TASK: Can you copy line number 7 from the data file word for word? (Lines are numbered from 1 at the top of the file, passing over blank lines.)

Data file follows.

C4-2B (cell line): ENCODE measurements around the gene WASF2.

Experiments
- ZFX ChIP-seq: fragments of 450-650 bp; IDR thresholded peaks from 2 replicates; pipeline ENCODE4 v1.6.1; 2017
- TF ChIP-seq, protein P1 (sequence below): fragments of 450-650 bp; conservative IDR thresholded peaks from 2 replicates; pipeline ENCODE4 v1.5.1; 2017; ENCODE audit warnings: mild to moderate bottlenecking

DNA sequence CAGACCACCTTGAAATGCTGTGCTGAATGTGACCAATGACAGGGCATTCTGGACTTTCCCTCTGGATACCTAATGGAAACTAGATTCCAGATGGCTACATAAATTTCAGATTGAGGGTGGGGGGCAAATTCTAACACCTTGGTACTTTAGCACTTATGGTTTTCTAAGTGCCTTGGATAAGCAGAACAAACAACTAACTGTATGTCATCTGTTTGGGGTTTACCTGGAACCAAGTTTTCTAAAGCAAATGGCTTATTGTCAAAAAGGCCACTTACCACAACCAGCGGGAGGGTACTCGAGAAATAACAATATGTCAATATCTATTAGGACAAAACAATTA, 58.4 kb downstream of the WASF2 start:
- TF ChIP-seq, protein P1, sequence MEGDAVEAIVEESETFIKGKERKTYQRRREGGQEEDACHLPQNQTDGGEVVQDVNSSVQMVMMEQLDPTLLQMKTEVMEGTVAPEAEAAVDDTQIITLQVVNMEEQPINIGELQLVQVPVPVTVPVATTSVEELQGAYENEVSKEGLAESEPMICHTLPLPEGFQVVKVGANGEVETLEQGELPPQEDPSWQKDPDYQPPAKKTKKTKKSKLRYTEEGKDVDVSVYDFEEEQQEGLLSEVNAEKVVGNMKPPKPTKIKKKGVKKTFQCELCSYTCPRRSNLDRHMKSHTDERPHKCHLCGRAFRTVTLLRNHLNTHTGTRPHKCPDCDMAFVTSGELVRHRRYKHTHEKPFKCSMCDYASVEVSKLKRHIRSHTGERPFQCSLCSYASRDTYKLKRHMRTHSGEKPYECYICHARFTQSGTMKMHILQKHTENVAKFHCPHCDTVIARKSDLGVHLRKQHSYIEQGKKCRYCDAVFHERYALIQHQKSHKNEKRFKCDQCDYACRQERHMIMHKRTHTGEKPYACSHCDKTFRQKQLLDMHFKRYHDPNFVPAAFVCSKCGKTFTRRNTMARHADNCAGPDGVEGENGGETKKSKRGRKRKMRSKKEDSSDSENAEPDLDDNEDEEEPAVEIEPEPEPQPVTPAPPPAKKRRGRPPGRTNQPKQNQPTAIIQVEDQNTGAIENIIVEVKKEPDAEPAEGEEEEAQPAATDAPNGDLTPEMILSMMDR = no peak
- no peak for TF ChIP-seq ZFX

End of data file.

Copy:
- no peak for TF ChIP-seq ZFX